were long considered the most dangerous medications used in psychiatry
. Then their reputation got worse.
It is new evidence that antipsychotics can cause harm and even death in demented (most often elderly) patients that has led to articles like the one in this week’s Science Times
about overprescribing. The problem appears to include older medicines, like Haldol and Thorazine, as well as newer ones, like Risperdal, Seroquel, and Zyprexa.
In Great Britain, the drugs’ standing is yet worse. In the Guardian, a commentary by a geriatric psychiatrist from Liverpool carried the headline “The scandal of dementia drugs must be addressed” and the subhead “Overprescribing antipsychotic drugs to people with dementia is a symptom of our neglect.” A Member of Parliament, Paul Burstow (pictured above), called the prescribing abusive and proposed that the doctors responsible be prosecuted. The Health Minister has promised an investigation.
All right, the British can go overboard when it comes to expressing disapproval of psychotherapeutic medication. Sometimes it seems that they don’t like behavioral treatments much better. It’s as if mental health care undermines the national character — the stiff upper lip should suffice. But even our own Food and Drug Administration has put a black box warning on antipsychotics, first on the new versions and now, last week, on the older ones.
Antipsychotics, starting with Thorazine in 1952, were the first of the new psychotherapeutic medications — and the first medications tested in placebo-controlled trials. The drugs turned out to be helpful in the treatment of schizophrenia, though the side effects, including late-appearing neurological syndromes, were horrific. By 1955, there were reports that antipsychotics were useful in what was called senile dementia, and by the 1980s it seemed solidly established that, as an overview paper put it, “antipsychotic medication has a definite but limited therapeutic role in the treatment of behavioral disturbances in nursing home patients with dementia.”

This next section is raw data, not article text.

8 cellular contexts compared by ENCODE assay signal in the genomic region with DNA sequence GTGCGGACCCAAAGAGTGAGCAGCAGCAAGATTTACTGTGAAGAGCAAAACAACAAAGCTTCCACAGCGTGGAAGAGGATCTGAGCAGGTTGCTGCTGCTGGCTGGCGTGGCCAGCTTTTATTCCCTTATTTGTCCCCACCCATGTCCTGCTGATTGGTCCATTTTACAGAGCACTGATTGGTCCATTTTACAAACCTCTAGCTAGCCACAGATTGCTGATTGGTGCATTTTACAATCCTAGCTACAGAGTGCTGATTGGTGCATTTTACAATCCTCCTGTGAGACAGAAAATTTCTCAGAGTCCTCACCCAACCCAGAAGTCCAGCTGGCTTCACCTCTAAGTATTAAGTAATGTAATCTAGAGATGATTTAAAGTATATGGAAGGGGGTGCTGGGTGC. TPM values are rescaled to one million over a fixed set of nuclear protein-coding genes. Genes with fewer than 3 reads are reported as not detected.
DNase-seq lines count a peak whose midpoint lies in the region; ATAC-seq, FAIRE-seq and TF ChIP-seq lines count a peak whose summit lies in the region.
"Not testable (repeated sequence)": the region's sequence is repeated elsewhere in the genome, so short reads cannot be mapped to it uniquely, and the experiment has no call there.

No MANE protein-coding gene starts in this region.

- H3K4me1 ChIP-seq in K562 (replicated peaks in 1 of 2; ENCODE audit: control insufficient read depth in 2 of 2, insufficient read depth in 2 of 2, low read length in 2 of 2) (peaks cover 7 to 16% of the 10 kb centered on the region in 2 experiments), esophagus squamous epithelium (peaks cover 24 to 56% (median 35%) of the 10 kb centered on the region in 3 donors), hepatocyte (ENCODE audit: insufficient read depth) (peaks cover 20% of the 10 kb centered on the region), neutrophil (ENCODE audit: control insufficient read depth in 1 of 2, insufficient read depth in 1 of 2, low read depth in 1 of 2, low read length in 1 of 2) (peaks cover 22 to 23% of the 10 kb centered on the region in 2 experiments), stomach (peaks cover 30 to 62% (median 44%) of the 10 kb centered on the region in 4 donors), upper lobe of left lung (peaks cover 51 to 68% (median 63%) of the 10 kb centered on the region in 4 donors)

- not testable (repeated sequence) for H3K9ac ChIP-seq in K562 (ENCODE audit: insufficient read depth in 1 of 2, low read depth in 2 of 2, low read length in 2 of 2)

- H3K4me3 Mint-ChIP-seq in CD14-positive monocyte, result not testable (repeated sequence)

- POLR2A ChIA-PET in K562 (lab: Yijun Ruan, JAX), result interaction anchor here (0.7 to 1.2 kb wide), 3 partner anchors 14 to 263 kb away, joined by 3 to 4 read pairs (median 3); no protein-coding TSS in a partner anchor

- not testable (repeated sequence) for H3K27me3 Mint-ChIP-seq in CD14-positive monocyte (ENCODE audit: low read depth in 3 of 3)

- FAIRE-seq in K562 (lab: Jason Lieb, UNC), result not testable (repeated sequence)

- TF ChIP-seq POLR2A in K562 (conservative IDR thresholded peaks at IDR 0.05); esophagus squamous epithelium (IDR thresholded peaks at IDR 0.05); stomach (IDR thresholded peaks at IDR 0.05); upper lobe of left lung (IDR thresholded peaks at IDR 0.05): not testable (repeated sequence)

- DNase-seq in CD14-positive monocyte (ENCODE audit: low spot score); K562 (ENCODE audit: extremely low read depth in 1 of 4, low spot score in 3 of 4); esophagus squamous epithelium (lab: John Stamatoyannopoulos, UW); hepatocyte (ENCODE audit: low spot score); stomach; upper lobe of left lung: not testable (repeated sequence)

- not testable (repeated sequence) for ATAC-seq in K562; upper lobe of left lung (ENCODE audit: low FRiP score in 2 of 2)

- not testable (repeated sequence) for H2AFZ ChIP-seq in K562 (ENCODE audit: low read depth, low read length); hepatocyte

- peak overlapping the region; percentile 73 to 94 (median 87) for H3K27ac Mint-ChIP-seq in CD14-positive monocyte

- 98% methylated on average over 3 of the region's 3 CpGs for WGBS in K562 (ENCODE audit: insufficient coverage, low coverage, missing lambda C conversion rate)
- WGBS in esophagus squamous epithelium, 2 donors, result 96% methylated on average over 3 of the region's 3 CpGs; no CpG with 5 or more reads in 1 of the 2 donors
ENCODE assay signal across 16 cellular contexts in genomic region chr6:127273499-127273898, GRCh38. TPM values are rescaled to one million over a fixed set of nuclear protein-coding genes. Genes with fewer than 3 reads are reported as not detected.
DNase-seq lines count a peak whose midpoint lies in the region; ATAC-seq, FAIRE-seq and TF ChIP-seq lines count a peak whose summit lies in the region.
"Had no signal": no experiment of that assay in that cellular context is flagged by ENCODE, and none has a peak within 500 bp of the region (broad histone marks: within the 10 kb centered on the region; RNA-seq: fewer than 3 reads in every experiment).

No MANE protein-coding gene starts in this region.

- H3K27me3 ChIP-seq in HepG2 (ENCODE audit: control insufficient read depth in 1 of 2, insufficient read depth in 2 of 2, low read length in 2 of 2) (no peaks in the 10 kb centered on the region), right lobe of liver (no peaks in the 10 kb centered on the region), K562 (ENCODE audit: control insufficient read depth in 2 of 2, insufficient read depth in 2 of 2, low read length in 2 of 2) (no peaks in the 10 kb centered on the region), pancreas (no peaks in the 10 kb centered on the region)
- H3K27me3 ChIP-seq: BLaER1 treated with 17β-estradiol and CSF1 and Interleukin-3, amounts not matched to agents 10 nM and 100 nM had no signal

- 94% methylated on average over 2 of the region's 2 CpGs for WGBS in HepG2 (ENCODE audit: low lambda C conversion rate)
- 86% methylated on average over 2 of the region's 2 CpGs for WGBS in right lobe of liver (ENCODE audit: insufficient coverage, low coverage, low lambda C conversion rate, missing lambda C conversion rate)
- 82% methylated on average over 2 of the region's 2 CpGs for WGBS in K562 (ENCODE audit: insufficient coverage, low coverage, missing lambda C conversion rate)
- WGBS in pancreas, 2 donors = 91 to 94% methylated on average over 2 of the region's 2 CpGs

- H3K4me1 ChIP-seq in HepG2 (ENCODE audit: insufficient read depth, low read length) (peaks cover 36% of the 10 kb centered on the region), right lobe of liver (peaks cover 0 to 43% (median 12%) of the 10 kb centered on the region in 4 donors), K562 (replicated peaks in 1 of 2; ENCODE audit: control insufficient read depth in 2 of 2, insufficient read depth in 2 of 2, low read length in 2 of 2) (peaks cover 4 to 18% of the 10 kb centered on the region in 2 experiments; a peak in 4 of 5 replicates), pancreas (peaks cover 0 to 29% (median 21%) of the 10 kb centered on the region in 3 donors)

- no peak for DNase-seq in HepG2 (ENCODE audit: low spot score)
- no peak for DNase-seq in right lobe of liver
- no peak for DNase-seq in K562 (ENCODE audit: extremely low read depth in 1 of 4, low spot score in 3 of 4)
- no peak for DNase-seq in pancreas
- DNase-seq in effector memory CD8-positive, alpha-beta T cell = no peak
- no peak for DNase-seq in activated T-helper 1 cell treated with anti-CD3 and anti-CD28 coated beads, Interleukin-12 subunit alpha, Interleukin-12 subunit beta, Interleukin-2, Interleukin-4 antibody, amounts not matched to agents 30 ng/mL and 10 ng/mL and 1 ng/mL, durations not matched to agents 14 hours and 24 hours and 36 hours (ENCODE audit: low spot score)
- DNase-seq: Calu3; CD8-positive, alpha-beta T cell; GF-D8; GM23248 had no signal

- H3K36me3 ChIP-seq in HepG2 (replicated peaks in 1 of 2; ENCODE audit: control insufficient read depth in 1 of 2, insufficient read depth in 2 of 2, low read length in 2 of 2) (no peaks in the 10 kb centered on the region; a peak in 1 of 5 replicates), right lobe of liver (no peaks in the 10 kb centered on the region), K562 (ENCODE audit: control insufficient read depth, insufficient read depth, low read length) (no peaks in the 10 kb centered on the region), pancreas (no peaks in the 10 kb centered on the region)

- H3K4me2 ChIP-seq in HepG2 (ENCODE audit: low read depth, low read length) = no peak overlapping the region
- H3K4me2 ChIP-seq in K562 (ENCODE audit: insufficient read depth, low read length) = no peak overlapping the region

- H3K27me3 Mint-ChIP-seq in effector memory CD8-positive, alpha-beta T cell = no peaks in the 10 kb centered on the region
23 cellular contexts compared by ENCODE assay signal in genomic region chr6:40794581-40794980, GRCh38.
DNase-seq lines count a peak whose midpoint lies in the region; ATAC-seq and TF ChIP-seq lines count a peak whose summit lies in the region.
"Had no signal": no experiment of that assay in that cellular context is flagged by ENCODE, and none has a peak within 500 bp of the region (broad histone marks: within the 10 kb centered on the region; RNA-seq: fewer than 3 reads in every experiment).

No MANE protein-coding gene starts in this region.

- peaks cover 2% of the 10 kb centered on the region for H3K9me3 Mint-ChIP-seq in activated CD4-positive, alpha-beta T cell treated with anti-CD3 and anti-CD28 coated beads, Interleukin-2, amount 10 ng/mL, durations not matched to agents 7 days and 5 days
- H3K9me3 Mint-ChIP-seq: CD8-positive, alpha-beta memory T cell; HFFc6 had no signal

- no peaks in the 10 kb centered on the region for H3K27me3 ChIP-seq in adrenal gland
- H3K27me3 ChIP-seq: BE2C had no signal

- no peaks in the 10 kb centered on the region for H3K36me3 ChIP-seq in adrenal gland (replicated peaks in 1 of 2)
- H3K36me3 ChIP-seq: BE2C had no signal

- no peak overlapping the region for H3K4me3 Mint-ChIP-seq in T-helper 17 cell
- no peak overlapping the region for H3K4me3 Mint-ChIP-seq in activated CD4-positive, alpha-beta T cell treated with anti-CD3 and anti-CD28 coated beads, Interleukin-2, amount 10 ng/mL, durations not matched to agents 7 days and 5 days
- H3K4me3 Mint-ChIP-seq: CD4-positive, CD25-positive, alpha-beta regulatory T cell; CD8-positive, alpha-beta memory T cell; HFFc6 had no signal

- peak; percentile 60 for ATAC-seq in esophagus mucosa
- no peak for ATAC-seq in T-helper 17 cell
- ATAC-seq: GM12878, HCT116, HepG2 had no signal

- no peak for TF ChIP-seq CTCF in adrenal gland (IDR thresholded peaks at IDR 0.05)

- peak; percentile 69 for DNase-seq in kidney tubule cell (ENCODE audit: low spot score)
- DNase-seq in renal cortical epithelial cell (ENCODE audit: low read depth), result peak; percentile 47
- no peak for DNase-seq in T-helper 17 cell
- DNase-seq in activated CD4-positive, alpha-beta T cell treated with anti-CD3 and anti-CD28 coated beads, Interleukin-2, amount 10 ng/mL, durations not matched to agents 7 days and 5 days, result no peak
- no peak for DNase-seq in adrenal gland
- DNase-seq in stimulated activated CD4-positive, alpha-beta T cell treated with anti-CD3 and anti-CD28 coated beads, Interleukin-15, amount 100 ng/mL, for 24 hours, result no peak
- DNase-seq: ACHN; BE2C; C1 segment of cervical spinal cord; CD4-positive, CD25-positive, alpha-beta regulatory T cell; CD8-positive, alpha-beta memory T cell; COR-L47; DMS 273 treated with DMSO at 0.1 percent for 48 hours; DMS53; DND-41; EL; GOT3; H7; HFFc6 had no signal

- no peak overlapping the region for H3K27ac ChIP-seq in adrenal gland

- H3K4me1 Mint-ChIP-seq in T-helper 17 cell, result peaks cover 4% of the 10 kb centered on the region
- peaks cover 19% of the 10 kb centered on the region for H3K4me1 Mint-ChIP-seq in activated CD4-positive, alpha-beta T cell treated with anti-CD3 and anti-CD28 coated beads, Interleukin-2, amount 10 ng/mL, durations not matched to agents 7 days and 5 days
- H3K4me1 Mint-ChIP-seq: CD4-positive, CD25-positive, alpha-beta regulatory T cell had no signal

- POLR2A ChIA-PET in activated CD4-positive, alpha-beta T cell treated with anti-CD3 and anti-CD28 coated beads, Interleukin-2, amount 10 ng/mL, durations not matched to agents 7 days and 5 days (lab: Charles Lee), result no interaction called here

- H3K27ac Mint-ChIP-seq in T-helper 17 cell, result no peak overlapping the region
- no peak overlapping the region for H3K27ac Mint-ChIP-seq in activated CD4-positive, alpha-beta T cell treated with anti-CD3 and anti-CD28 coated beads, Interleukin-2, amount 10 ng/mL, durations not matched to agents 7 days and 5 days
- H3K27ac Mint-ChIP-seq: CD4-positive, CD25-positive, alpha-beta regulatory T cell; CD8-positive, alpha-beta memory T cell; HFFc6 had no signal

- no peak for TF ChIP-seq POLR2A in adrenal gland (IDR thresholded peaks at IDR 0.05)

Doctors hated to use antipsychotics, but the diseases they treated were heartbreaking, too. In the 1990s, a new generation of antipsychotics seemed to promise similar efficacy with fewer neurological side effects. Then it emerged that the new drugs led to obesity and diabetes — and that the pharmaceutical houses had been suppressing relevant evidence. Still, as recently as five years ago, family doctors were being encouraged to use antipsychotics in the elderly.
The unexpected news about excess deaths began to break in 2003 when a placebo-controlled study that was summarized as favorable (it showed that low-dose Risperdal diminished agitation associated with dementia) found higher, but not statistically significant, rates of cardiovascular death in patients given the active drug. In 2005, a summary study found a “small, increased risk for death” in demented patients given the newer antipsychotics. The difference, drug versus placebo, was one-and-a-half times, 3.5% compared to 2.3%, over ten to 12 weeks of use. Doctors’ worry was that over a longer periods, the change in risk might be greater. The cause of the excess deaths was unknown, but in the elderly, the medications can cause delirium which, also for unknown reasons, is associated with increased mortality.
The risk-of-death finding was later extended to older antipsychotic medications. So far, it does not seem that the problem applies to the use of the medication in its more traditional use, the treatment of schizophrenia. There, for all their (very substantial) flaws, the medications can be life-altering and life-saving.
Ironically, the mortality risk in the elderly was discovered only because drug companies had undertaken new trials, in the effort to get an FDA “indication” for the use of antipsychotics in treating dementia. The finding did not emerge until quite extensive research had been undertaken; the whole story makes the case for follow-up studies on widely used medications. In truth, even now we do not know what the risks and benefits are, in demented patients, for very short-term and very long-term use of antipsychotics, both of which are common.
Parallel to the change in understanding of risk came discouraging evidence about the drugs' ability to help demented patients. A controversial 2006 study in the New England Journal of Medicine concluded that “adverse effects offset advantages in efficacy” of the new antipsychotic drugs in patients with Alzheimer’s disease. Only 32% of the patients did well on Zyprexa, and 21% improved on a placebo. Presumably the placebo response was due not to expectancy on the part of the demented patients but to the enhanced care that they received when participating in a drug trial. As I have suggested elsewhere, “clinical management” can be a powerful tool for good.
Despite the suggestion from the British parliament that geriatricians be disciplined for using antipsychotics, the consensus in the field, reflected in the Times piece, remains that (as the older research literature suggests) with careful management, the medications can occasionally be of use in the elderly. But the risk of death seems real. In this population, the drugs are almost certainly overprescribed. And in approaching dementia, everyone is in agreement that a thorough diagnostic workup looking for discrete causes should come first, along with behavioral approaches that reorient patients and add variety to their days.